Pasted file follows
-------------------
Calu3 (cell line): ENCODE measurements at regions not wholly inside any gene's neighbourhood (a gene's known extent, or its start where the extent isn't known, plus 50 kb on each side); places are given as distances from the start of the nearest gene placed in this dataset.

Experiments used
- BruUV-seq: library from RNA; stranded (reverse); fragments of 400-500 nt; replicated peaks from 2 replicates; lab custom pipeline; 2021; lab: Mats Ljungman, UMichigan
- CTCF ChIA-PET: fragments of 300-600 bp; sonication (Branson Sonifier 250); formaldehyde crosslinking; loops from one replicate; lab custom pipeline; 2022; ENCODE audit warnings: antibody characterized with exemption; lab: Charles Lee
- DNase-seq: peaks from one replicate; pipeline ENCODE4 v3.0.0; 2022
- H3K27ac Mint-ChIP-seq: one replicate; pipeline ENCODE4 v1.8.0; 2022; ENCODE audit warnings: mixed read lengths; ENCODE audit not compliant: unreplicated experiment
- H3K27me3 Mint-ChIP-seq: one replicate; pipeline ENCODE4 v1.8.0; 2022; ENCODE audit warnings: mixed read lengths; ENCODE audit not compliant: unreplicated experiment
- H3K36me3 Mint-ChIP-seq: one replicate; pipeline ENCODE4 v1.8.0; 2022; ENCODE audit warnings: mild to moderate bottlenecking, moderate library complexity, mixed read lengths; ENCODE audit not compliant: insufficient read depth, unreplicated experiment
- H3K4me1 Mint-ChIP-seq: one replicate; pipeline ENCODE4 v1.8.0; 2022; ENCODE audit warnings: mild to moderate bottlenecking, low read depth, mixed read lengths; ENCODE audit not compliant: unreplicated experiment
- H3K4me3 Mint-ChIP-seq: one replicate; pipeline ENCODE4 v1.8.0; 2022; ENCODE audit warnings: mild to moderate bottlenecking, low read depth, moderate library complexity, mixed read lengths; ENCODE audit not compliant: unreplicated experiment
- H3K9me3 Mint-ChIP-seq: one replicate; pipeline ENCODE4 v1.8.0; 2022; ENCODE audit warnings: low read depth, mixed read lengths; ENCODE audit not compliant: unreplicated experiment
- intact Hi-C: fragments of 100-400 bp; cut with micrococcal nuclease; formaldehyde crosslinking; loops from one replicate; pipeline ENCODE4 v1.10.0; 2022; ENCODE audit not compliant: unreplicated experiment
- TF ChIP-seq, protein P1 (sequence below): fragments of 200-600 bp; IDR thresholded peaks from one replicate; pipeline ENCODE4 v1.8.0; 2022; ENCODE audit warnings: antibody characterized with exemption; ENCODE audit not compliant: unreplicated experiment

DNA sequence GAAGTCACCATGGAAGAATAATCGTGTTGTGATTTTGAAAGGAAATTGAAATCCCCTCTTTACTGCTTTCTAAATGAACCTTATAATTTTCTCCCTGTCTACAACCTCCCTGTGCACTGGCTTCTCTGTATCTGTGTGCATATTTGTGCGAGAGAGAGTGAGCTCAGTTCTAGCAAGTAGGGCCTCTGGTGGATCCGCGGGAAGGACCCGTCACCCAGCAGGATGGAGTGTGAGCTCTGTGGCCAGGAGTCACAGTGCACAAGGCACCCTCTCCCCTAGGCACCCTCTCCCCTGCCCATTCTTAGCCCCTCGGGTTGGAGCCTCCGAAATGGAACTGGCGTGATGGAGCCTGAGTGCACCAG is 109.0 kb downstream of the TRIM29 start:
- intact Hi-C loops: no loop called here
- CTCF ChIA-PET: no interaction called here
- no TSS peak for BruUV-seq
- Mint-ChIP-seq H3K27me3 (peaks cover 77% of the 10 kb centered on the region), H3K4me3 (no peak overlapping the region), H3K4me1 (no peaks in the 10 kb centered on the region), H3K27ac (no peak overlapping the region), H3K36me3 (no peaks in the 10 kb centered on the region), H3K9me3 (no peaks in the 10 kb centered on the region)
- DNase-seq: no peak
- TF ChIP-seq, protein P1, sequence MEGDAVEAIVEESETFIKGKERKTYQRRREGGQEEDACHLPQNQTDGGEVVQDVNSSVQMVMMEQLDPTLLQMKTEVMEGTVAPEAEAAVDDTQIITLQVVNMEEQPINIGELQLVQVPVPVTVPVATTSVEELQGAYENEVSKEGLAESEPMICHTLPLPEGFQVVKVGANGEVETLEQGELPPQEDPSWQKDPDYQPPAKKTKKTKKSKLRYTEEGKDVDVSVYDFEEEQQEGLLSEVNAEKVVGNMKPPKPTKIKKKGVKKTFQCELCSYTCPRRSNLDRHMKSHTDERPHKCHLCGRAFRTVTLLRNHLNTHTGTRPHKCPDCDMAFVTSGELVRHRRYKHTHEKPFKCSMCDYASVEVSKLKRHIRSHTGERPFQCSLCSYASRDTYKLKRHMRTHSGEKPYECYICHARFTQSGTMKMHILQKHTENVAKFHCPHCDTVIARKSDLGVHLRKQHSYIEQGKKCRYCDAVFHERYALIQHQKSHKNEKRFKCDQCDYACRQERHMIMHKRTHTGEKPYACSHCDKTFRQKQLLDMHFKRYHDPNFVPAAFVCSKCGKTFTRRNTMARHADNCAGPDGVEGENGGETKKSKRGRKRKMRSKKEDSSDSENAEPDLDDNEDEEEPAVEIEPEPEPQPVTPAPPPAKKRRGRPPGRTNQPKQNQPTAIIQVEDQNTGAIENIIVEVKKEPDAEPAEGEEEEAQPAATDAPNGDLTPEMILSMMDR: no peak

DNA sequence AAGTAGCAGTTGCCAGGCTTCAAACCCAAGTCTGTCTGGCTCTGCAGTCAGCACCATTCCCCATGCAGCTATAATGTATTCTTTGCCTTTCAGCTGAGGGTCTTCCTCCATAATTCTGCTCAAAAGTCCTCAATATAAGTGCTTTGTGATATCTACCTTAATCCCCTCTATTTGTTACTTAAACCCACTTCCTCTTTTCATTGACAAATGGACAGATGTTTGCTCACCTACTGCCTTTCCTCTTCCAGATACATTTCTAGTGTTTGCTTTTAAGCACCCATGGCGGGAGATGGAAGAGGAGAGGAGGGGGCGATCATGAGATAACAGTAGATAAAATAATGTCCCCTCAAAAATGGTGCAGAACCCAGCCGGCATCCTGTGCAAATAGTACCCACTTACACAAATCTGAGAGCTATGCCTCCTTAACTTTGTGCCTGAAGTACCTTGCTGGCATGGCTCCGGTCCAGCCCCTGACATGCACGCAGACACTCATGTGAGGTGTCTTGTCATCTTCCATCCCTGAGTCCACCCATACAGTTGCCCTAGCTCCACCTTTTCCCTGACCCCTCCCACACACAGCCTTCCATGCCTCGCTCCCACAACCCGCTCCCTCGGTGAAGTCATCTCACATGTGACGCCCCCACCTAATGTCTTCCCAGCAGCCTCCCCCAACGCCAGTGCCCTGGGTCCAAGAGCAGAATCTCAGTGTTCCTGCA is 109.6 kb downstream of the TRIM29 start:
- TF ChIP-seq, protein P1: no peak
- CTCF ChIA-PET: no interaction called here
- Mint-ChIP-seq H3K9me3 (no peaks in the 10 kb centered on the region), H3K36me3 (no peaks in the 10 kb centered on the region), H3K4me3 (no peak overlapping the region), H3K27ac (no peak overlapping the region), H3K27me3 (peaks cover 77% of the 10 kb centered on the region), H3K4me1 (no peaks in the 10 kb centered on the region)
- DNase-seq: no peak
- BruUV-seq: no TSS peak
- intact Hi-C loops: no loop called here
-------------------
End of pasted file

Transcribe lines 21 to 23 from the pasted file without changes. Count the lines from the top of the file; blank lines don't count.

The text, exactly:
DNA sequence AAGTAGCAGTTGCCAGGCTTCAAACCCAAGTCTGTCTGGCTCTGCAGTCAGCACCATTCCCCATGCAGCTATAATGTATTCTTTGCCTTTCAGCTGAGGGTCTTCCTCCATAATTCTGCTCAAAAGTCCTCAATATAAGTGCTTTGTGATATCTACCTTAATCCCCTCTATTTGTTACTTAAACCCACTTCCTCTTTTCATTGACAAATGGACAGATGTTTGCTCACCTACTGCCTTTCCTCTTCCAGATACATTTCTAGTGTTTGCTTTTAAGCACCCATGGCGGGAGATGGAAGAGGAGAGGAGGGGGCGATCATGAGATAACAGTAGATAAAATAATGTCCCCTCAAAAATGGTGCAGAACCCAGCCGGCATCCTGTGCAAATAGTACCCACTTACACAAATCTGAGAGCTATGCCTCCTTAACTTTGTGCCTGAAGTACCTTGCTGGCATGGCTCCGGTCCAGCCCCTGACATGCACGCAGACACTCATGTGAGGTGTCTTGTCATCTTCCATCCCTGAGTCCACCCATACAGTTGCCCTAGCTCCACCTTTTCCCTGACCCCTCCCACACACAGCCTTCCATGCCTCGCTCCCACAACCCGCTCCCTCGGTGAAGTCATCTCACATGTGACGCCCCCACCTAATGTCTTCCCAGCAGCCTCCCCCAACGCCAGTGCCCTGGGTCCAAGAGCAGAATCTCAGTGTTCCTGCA is 109.6 kb downstream of the TRIM29 start:
- TF ChIP-seq, protein P1: no peak
- CTCF ChIA-PET: no interaction called here